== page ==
Leaderboards are excellent for any potentially competitive title. Timed games, anything point-based, and progress competition are all possible. The implications are obvious.
The most important part of this update, however, is the sync feature. By allowing a user to sync their progress in a given game without requiring that files be left behind even after the deletion of a title from the device, GameCircle extends the lifespan of games. Even if you don’t finish a given selection on your phone tonight, you can always pull it up on your Kindle Fire tomorrow and pick up where you left off. You can even forget about a game and not have to start unlocking levels again from the beginning when you think about it a year down the line. It’s highly appealing.
Overall, GameCircle meets a need. It eliminates the need for potentially shady alternatives and further incentivizes development specifically for Amazon’s Appstore. That will be essential for the continued popularity of the Kindle Fire, but anybody with an Android device stands to benefit.
The most recent round of updates to the Kindle platform has begun to expand beyond the realm of Amazon-designed hardware. Users of the Kindle for iOS and Kindle for Android are now enjoying updates to their software. This comes as part of Amazon’s transition to the new Kindle Format 8 system which, while still an ongoing process, will eventually offer superior formatting control to publishers on every supported device.
The Kindle for iOS update makes this version 3.1 of the app. The most notable changes are specifically meant for users of the iPad. On the tablet, this app now supports KF8 formatting already in use in many children’s books and comics. These include Kindle Text Pop Up and Kindle Panel View. iPad users will also get to have a bit more control over their general reading experience. You get smaller margins and an overall cleaner look to the page, which should help in any book.
The update wasn’t just for iPad users though. Everybody running Kindle for iOS will now once again be able to look up words via Google and Wikipedia again. The loss of that ability was a matter of some annoyance for many a while back. Navigation should also be somewhat improved for all thanks to a search function allowing users to access specific titles and authors.
Kindle for Android didn’t get quite so extensive a treatment this time around, but what was changed will be important for some. Assuming you are running Android on a tablet, version 3.6.0 will allow for more extensive formatting controls. These include similar improvements in margin control as on the iPad, but also line spacing and landscape optimization controls. If you choose to, you can now view two pages side by side in Kindle for Android to better simulate the experience of reading a paper book. From experience, including but not limited to the Kindle Fire, I can say that this has a hugely positive effect on landscape formatted tablet reading.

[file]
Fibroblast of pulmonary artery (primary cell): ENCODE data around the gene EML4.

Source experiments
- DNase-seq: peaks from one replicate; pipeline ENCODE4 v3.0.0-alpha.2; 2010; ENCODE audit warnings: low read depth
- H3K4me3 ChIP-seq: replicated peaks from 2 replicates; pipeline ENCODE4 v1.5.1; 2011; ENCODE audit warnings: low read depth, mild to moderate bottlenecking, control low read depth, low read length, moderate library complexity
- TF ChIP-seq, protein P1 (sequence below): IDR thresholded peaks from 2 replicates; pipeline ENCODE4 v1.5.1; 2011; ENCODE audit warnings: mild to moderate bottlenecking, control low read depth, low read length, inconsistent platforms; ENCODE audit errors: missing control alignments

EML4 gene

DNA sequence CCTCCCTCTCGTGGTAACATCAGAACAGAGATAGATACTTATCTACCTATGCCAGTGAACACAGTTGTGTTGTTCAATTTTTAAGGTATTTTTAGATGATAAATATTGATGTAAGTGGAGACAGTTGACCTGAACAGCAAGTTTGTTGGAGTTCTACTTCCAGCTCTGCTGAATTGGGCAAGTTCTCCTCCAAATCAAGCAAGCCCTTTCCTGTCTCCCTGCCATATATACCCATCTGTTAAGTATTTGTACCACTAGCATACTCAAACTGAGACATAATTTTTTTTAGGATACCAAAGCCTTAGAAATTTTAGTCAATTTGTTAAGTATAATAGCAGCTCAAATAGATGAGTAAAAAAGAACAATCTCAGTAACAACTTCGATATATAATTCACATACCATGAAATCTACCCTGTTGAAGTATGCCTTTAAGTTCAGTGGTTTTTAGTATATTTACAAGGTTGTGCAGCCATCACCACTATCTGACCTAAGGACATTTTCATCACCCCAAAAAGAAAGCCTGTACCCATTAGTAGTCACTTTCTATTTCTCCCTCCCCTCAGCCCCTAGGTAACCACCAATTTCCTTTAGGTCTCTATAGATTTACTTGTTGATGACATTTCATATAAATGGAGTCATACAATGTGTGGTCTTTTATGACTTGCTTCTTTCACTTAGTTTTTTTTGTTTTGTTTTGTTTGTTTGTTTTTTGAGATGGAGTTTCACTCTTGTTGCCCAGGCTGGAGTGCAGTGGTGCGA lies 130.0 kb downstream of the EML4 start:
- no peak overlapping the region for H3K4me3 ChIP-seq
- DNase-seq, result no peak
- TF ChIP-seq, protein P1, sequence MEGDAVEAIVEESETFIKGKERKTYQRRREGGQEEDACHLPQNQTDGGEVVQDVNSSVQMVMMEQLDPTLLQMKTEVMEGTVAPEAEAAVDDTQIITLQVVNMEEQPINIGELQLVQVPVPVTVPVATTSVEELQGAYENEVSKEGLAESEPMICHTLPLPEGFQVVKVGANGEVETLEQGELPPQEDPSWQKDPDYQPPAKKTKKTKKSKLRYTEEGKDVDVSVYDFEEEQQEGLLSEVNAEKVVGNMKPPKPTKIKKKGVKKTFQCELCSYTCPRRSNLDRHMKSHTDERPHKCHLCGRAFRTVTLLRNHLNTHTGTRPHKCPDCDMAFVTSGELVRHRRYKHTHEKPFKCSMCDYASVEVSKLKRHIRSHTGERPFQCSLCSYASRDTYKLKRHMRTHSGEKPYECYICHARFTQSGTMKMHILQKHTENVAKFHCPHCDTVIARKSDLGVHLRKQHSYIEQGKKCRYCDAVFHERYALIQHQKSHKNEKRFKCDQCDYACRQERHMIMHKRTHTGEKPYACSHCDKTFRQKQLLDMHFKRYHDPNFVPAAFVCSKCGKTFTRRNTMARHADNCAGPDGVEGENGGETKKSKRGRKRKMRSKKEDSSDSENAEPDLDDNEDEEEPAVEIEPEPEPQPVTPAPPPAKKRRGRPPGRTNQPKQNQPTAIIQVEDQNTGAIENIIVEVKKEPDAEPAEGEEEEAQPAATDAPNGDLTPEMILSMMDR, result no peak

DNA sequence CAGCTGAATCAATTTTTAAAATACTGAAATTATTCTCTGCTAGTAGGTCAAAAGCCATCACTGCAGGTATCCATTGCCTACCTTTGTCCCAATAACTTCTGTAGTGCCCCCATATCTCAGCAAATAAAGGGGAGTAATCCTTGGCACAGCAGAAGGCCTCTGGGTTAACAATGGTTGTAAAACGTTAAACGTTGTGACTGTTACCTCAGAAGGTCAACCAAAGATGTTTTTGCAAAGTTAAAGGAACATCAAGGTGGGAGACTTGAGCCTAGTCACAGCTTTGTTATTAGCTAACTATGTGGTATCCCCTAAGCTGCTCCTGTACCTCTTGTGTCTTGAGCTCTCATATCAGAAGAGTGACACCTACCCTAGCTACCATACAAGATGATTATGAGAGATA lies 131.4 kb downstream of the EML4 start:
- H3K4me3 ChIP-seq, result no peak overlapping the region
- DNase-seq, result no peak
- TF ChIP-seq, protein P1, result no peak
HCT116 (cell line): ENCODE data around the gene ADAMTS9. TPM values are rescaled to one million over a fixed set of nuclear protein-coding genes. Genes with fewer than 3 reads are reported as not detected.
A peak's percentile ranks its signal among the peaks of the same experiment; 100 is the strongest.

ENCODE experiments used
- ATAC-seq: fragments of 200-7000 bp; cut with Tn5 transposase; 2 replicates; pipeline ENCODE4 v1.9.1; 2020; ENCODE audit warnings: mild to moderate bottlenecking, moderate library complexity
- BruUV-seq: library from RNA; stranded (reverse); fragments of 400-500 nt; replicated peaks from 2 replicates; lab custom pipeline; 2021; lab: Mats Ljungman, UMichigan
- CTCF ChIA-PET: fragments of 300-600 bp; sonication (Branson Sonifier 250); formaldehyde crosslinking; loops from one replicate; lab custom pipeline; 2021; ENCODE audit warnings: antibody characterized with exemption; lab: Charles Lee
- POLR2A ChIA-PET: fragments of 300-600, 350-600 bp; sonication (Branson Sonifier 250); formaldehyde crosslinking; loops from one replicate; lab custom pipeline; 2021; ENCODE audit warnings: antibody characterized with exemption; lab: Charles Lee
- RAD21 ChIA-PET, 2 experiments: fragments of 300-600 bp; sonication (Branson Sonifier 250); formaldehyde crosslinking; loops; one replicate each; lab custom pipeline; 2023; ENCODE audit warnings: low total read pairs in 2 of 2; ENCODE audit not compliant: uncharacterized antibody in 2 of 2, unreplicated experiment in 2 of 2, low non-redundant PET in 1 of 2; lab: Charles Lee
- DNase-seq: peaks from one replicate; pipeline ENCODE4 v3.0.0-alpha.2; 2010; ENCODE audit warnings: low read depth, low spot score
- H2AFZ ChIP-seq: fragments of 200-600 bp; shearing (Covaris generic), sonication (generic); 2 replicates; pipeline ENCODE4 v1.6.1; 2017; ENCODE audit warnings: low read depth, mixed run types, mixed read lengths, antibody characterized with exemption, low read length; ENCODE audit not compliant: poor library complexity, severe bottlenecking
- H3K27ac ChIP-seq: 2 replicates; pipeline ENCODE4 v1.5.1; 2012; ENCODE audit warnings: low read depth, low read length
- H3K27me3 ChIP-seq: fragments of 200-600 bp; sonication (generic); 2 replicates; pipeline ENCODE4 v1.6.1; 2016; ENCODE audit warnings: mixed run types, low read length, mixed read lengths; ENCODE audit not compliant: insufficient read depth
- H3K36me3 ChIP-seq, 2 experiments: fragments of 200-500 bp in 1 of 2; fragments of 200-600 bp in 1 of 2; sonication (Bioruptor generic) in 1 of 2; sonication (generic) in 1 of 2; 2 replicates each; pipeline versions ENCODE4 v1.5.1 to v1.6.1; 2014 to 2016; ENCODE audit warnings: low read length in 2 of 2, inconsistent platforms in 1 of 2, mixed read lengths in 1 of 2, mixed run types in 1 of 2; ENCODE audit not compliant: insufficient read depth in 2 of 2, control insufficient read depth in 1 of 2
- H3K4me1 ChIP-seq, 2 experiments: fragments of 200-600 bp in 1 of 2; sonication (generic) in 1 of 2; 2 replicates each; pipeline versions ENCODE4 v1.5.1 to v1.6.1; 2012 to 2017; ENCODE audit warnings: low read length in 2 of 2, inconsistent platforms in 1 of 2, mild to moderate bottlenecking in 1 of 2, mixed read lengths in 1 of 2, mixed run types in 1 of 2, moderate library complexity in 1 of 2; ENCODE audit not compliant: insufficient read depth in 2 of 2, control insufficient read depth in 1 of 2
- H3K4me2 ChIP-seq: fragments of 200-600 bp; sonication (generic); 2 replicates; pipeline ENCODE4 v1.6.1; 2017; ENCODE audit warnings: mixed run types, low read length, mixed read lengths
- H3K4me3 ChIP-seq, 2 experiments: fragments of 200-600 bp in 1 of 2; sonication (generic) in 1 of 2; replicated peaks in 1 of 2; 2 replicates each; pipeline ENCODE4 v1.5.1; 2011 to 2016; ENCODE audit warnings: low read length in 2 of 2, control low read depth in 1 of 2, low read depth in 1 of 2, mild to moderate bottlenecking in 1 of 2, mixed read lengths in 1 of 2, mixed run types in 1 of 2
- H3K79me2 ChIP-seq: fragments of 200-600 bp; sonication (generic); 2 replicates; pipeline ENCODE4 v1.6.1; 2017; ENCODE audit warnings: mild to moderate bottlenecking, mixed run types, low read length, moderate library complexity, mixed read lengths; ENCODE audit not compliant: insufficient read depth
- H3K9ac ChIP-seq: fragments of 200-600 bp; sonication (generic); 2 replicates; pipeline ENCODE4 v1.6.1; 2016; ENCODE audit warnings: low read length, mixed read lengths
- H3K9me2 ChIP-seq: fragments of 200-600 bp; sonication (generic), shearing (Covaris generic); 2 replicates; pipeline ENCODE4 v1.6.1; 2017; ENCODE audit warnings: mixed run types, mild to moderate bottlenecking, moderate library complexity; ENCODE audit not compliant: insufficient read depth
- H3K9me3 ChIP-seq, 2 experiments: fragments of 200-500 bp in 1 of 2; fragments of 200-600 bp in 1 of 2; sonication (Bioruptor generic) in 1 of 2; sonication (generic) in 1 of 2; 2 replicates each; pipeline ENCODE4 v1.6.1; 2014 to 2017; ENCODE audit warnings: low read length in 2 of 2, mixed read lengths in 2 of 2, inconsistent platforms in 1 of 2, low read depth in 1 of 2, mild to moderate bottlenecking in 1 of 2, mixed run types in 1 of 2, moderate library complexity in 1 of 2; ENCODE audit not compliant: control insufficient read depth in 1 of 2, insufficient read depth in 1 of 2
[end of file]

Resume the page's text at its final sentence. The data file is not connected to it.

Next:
No word has been given just yet about whether or not the KF8 features that have now made their way to the iOS app, along with the Kindle eReader and more, will be coming to Android in the near future. I would say to expect them around the same time as the new Kindle is released at the latest, but we don’t know when that will be beyond that it is most likely before the end of July.
While I am a huge fan of the dedicated eReader for any sort of extended reading experience, the Kindle apps add a level of convenience that you really have to appreciate. Not every occasion for reading requires pulling out the Kindle and sitting for hours poring over your favorite book. These improvements are a good sign that Amazon is paying attention to the way their apps present themselves on various platforms and device types, as well as signaling that they have every intention of optimizing things for as many users as possible.
One of the first fun hidden Kindle features that a lot of people were surprised to discover was the hidden Minesweeper game. It is still there, by the way, when you hit Alt-Shift-M on your home screen. The big deal was that it provided people with an example of something the device could do besides reading. The Kindle made a lot of people nervous because of how narrowly focused it was. Nobody likes a single-purpose gadget, in theory. By having something more right there for people to see, it kept the options open. These days, with the Kindle on top and nobody left questioning the usefulness of an eReader for many people, it isn’t so much of a priority.
Now, I’ve found several Kindle apps helpful on a fairly regular basis. The Notepad app from 7 Dragons is useful in all sorts of situations and tends to make the keyboard on my Kindle more useful than the annotation features. Calendar Pro is another that just made sense for a device that I carry around with me all the time anyway. That doesn’t mean that there are all that many potential uses for that kind of software. The processing power of the Kindle, along with the drawbacks of the E Ink Pearl screen when used for non-reading purposes, severely limits the possibilities. We still have games, of course. There are fun word games, board games, and that whole selection. A whole “less is more” approach to design has forced some interesting and often entertaining innovation. It’s still a sharply limited area with little in the way of potential for the future.